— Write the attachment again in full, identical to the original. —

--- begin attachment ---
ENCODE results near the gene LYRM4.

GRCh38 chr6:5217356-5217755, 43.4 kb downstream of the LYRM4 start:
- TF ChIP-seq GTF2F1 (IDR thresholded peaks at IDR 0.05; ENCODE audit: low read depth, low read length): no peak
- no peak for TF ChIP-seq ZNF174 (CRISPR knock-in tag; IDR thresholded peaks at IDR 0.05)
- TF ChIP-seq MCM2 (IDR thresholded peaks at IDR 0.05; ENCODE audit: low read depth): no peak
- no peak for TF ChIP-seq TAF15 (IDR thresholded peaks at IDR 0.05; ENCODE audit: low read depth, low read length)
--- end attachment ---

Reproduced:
ENCODE results near the gene LYRM4.

GRCh38 chr6:5217356-5217755, 43.4 kb downstream of the LYRM4 start:
- TF ChIP-seq GTF2F1 (IDR thresholded peaks at IDR 0.05; ENCODE audit: low read depth, low read length): no peak
- no peak for TF ChIP-seq ZNF174 (CRISPR knock-in tag; IDR thresholded peaks at IDR 0.05)
- TF ChIP-seq MCM2 (IDR thresholded peaks at IDR 0.05; ENCODE audit: low read depth): no peak
- no peak for TF ChIP-seq TAF15 (IDR thresholded peaks at IDR 0.05; ENCODE audit: low read depth, low read length)